What if my job as a Nanny is just like a photographer—presenting opportunities or say setting up environments that allow what is already in children to be expressed and developed? What if they are already turned out? I see children are born with love, joy, contribution, and many other qualities. There is no need to TEACH children how to love (or be joyful, be responsible, be contribution) because they are love. My work is to give them the opportunity to express who they are. If who they are is love, then give them the opportunities to express love—kisses, hugs, giggles, whatever that may be. If who they are is responsibility, then give them the opportunities to express responsibility—picking up toys or choosing which shirt to wear in the morning.  A child is a human who is living life through expressing who he/she is!!  As John A. Taylor says the best, “How much heartache we would save ourselves if we would recognize the child as a partner with adults in the process of living, rather than always viewing him as an apprentice.”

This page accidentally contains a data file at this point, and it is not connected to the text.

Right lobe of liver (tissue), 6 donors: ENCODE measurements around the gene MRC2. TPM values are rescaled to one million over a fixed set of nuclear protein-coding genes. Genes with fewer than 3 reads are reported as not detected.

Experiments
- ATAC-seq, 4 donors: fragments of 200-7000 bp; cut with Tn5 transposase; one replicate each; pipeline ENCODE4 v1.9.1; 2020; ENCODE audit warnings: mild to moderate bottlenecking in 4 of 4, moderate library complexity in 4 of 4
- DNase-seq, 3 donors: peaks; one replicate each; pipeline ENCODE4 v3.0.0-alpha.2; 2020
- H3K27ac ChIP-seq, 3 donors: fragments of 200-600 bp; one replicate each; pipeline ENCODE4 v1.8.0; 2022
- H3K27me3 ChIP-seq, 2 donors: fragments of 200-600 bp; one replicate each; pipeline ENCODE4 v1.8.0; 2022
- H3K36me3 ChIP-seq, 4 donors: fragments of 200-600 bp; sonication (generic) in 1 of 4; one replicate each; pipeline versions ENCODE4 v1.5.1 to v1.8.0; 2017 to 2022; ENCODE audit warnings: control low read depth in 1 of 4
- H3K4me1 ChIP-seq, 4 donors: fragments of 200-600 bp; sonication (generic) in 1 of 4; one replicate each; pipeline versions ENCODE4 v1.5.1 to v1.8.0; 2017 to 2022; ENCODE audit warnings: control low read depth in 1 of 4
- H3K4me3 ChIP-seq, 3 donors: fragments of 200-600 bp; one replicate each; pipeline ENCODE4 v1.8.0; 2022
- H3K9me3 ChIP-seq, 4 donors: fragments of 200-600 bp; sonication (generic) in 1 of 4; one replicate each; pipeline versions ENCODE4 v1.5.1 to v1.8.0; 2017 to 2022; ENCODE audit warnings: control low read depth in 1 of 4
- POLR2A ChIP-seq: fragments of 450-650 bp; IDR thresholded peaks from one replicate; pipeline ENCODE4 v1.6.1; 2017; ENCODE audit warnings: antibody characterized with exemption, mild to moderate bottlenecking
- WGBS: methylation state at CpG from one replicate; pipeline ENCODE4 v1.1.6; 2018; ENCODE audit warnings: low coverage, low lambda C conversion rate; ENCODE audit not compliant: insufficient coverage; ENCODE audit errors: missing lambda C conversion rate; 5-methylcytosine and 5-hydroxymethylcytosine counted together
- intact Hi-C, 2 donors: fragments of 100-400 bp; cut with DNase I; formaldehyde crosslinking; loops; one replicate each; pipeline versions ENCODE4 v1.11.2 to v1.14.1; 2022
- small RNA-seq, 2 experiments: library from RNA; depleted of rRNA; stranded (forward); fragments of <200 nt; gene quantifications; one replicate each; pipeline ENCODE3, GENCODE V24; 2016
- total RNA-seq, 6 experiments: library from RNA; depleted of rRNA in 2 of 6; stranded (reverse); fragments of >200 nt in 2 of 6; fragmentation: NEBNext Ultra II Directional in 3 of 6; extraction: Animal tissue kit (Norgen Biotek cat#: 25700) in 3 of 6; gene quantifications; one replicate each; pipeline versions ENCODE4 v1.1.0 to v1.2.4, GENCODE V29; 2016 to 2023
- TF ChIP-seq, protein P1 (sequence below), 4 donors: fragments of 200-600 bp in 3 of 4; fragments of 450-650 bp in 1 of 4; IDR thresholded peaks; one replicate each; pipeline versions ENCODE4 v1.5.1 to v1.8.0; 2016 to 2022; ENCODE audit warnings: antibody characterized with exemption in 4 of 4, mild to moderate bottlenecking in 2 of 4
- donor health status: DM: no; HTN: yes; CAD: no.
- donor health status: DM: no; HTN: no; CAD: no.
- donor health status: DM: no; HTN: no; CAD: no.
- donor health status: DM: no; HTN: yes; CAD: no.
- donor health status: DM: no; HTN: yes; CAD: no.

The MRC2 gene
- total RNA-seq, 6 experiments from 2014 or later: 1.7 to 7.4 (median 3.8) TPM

An AcKnowledgement

It has been brought to my attention by a fellow Nanny that a few sentences on my blog are exactly as the same as someone’s written statements. I am acknowledging that I have never seen, or read this person’s blog till this past Monday, and I did not plagiarise her work.  In fact, I am delighted to discover someone who is as committed, and passionate about being a Nanny, and follow what our heart calls to us. 

You can read about her vision as a Professional Nanny here…. http://cincynanny.blogspot.com/2009/07/what-is-nanny.html

Welcome to “All Things Considered: Nanny Edition”!!!!

Hello World!!! I am Hsiao-Ling Dawson.                   

Thanks for visiting All Things Considered: Nanny Edition.

 I am a Nanny and a Coach. You might be wondering, “A Nanny, and a Coach?”  Yes, there is a resemblance, and this is what being a Nanny and a Coach is for me: